Bal Gangadhar Tilak was an Indian Freedom fighter who played a pivotal role in the freedom struggle.
Bal Gangadhar Tilak
Birth and Education
Tilak was born on 23rd July 1856 at Ratnagiri village of Maharashtra. His father was a Samskrt teacher.
Birth Place of Tilak
A first cover of Tilak’s Birth Centenary issued in 1956
Tilak was among the first generation of Indians who secured a graduation.
In 1871, Tilak married Satyabhamabhai. He began teaching mathematics at a private school.
According to Tilak, spirituality was not divorced from worldly life. He got his inspiration from the Bhagavad Gita, which he believed taught selfless service to humanity.
He said, “I regard India as my Motherland and my Goddess, the people in India my kith and kin, and loyal and steadfast work for their political and social emancipation my highest religion and duty.”
Later he went on to write a commentary on the work called the Bhagavad Gita Rahasya.
Deccan Education Society
Making social service the goal of his life, Tilak founded the ‘Deccan Education Society’ along with his college friends in Pune, with the aim of improving the quality of education in India.
Deccan Education Society, Pune
Tilak joined the Indian National Congress in 1890 and became a part of the Freedom struggle. His main aim was to unite the people against British. He worked with Mohammed Ali Jinnah in the Home Rule Movement.
He was soon conferred the title of ‘Lokamanya’, Loka meaning, ‘world’ and Manya, ‘acceptance’, as he was accepted by all sections of the society as their leader.
Father of the Indian unrest movement
He was called the ‘Father of Indian unrest movement’ by the British for his successful attempts in uprising the masses towards freedom.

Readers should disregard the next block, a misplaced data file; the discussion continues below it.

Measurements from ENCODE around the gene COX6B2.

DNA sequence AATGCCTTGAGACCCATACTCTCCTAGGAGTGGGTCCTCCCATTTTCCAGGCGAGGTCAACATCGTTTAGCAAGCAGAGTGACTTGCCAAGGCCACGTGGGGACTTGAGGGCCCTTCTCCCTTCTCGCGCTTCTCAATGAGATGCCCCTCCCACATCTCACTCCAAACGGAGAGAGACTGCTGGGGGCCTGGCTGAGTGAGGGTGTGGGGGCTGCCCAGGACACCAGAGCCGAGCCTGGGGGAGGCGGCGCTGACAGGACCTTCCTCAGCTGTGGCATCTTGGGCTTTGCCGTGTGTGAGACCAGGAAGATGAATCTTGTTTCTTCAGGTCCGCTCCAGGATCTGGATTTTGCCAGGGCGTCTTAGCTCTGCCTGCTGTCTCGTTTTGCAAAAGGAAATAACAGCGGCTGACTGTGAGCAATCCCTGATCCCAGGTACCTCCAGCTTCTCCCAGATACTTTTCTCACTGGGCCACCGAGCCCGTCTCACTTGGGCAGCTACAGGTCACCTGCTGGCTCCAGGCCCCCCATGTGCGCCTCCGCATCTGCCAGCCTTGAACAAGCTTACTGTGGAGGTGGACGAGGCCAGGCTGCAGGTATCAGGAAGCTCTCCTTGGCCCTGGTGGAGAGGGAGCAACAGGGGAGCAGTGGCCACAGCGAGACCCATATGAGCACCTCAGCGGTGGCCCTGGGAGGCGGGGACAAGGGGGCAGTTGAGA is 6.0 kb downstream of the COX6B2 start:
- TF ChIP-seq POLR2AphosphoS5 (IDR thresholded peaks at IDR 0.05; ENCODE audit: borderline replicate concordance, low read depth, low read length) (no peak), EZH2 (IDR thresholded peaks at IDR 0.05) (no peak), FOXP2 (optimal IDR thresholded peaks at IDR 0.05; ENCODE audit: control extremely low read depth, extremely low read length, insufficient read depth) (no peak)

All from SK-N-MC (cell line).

‘Bal Pal Lal’
Along with Bipin Chandra Pal and Lala Lajpat Rai, two other freedom fighters, Bal Gangadhar Tilak became a part of the trio who were collectively nicknamed, ‘Bal Pal Lal.’
Celebrating Ganesha Utsav
In 1894, Tilak called for celebrating the domestic Ganesha festival as public event. His intention again was to unite people through the fervour of the festival.
Tilak started Ganesha Utsav
‘Swaraj is my birth right’
In 1897, Tilak raised the clarion call,
“Swaraj is my birth right and I shall have it.”
This slogan is ingrained in the Indian consciousness even to this day. A stamp has been released by the Government to this effect.
Tilak’s call intensified the yearning for Swaraj from the British, in every common man’s mind as well as collectively in the entire population of the land. It became a turning point of our Freedom movement.
In 1905, following the partition of Bengal, He encouraged the Swadeshi and Boycott movements.
As a journalist
At this moment, he also began his journalistic career by founding the Kesari newspaper. Tilak opposed many policies of British by publishing strong worded articles in his paper.
Tilak was sent to jail for carrying out anti-British activities. Here, he spent his time in writing the commentary on Bhagavad Gita. He also authored a book called “Orion, or the antiquity of the Vedas”, which is a research on the antiquities of the Veda.
In this book, which he wrote in his prison cell, he writes about the knowledge in the Veda about the galaxy, the galactic arm, the position of our sun in the galactic arm, the constellation of Mrigashirsha in this arm. Through these he tries to fix probable dates when this knowledge could have been composed on earth in the form of Veda.
All in all, Tilak paved the way for Mahatma Gandhi, as the momentum of his activities helped Gandhi to start his non-cooperation movement. In this regard, Gandhi considered Tilak his Guru.
Tilak passed away on August 1st, 1920 in Mumbai. A true devotee of Bharath in true sense of the word.
Last words of Lokmanya Tilak on verdict of Jury in 1908, is on plaque outside Central court of Bombay High Court
Funeral procession of Lokmanya Bal Gangadhar Tilak